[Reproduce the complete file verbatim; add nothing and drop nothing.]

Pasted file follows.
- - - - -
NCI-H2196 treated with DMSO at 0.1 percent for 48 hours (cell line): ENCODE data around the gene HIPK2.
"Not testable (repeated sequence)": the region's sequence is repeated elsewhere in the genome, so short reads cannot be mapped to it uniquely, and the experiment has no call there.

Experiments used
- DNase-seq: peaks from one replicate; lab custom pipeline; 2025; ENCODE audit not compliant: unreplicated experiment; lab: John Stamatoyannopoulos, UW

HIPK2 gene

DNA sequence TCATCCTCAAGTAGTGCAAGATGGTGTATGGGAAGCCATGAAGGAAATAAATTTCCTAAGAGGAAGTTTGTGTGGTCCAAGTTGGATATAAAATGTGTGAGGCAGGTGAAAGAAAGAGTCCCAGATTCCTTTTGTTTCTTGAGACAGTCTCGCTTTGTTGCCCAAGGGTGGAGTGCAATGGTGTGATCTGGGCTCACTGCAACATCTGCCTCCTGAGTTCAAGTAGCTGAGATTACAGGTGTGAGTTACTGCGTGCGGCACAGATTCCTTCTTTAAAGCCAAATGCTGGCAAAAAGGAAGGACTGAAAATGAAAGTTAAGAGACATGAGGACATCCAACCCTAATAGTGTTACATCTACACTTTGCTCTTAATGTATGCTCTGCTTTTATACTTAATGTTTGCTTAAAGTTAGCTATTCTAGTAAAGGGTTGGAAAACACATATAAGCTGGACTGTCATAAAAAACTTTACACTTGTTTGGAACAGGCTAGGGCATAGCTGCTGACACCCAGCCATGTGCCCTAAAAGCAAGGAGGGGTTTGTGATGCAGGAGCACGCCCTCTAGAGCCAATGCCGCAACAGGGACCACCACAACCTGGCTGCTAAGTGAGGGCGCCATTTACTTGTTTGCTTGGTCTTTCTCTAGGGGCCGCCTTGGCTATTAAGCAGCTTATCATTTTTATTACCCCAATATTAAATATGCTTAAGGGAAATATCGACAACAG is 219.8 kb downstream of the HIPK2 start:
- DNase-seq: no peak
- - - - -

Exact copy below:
NCI-H2196 treated with DMSO at 0.1 percent for 48 hours (cell line): ENCODE data around the gene HIPK2.
"Not testable (repeated sequence)": the region's sequence is repeated elsewhere in the genome, so short reads cannot be mapped to it uniquely, and the experiment has no call there.

Experiments used
- DNase-seq: peaks from one replicate; lab custom pipeline; 2025; ENCODE audit not compliant: unreplicated experiment; lab: John Stamatoyannopoulos, UW

HIPK2 gene

DNA sequence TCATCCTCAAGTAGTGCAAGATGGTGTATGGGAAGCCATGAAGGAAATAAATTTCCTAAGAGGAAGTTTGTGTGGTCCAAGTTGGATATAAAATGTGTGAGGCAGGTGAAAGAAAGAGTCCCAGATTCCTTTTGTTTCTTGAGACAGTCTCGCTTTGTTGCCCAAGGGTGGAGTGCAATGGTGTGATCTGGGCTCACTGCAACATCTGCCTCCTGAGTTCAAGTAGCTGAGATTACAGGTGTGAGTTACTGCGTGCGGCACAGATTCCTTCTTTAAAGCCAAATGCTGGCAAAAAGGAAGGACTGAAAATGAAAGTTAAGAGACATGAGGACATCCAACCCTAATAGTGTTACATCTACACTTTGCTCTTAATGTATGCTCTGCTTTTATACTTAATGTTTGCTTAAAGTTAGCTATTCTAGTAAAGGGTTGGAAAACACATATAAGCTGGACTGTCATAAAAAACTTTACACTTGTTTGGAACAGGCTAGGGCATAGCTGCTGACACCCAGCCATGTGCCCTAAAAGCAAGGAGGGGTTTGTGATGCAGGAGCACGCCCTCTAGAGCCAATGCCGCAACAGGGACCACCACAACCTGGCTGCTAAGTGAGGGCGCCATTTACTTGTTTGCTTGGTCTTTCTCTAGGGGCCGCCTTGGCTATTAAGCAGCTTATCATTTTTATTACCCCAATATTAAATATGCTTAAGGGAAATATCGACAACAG is 219.8 kb downstream of the HIPK2 start:
- DNase-seq: no peak